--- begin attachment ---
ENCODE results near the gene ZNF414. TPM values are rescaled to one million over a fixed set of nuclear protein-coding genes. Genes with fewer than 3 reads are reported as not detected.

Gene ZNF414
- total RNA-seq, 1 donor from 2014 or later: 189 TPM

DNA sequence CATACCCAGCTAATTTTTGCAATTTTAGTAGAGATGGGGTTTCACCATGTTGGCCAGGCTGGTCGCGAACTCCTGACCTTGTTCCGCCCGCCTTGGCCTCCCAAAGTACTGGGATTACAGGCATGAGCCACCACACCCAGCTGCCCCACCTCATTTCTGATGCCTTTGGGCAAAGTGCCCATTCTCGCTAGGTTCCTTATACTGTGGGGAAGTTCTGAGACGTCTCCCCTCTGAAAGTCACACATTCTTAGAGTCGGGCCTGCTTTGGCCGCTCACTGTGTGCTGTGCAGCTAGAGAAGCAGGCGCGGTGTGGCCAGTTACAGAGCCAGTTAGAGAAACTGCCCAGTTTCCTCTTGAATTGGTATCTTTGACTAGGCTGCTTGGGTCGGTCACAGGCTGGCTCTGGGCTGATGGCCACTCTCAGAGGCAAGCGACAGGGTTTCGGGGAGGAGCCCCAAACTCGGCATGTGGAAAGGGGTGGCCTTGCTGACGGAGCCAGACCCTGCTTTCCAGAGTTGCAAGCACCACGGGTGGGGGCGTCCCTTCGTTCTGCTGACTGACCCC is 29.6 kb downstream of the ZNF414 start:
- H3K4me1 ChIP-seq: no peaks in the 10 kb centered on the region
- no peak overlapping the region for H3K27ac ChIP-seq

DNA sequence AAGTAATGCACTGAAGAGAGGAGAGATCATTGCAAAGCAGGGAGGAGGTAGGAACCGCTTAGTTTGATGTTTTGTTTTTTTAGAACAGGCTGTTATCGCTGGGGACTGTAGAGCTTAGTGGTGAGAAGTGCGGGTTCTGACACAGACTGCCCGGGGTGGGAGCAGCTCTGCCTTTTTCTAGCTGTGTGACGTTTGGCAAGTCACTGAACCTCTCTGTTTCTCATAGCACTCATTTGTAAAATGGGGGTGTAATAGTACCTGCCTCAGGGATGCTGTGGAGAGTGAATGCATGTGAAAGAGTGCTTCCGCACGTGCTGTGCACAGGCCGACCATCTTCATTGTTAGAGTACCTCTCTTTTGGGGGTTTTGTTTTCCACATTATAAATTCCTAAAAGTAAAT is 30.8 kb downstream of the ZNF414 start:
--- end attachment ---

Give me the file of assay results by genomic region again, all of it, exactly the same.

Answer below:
ENCODE results near the gene ZNF414. TPM values are rescaled to one million over a fixed set of nuclear protein-coding genes. Genes with fewer than 3 reads are reported as not detected.

Gene ZNF414
- total RNA-seq, 1 donor from 2014 or later: 189 TPM

DNA sequence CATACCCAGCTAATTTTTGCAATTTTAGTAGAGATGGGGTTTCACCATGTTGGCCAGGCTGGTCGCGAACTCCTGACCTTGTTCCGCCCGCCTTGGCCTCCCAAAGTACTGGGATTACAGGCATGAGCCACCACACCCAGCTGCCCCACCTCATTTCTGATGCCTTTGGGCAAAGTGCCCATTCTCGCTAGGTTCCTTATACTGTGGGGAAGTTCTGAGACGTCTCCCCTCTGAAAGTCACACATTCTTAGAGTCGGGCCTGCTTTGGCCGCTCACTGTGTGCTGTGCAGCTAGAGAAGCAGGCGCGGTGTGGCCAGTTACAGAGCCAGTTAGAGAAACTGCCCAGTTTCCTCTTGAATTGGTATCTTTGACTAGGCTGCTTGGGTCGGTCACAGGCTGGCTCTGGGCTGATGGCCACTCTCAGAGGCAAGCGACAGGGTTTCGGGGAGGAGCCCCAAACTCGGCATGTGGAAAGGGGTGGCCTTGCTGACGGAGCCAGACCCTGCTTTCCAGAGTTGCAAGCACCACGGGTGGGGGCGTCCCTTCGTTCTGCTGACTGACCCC is 29.6 kb downstream of the ZNF414 start:
- H3K4me1 ChIP-seq: no peaks in the 10 kb centered on the region
- no peak overlapping the region for H3K27ac ChIP-seq

DNA sequence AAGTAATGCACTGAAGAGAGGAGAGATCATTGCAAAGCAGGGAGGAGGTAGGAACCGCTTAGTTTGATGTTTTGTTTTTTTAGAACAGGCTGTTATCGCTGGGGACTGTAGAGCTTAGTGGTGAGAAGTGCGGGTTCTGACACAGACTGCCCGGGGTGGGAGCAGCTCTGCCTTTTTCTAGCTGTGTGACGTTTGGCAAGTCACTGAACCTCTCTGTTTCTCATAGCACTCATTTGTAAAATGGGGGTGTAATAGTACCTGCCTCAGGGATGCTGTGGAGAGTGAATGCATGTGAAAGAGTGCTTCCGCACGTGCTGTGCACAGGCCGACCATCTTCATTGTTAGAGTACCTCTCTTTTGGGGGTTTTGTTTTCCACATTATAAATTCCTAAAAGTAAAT is 30.8 kb downstream of the ZNF414 start: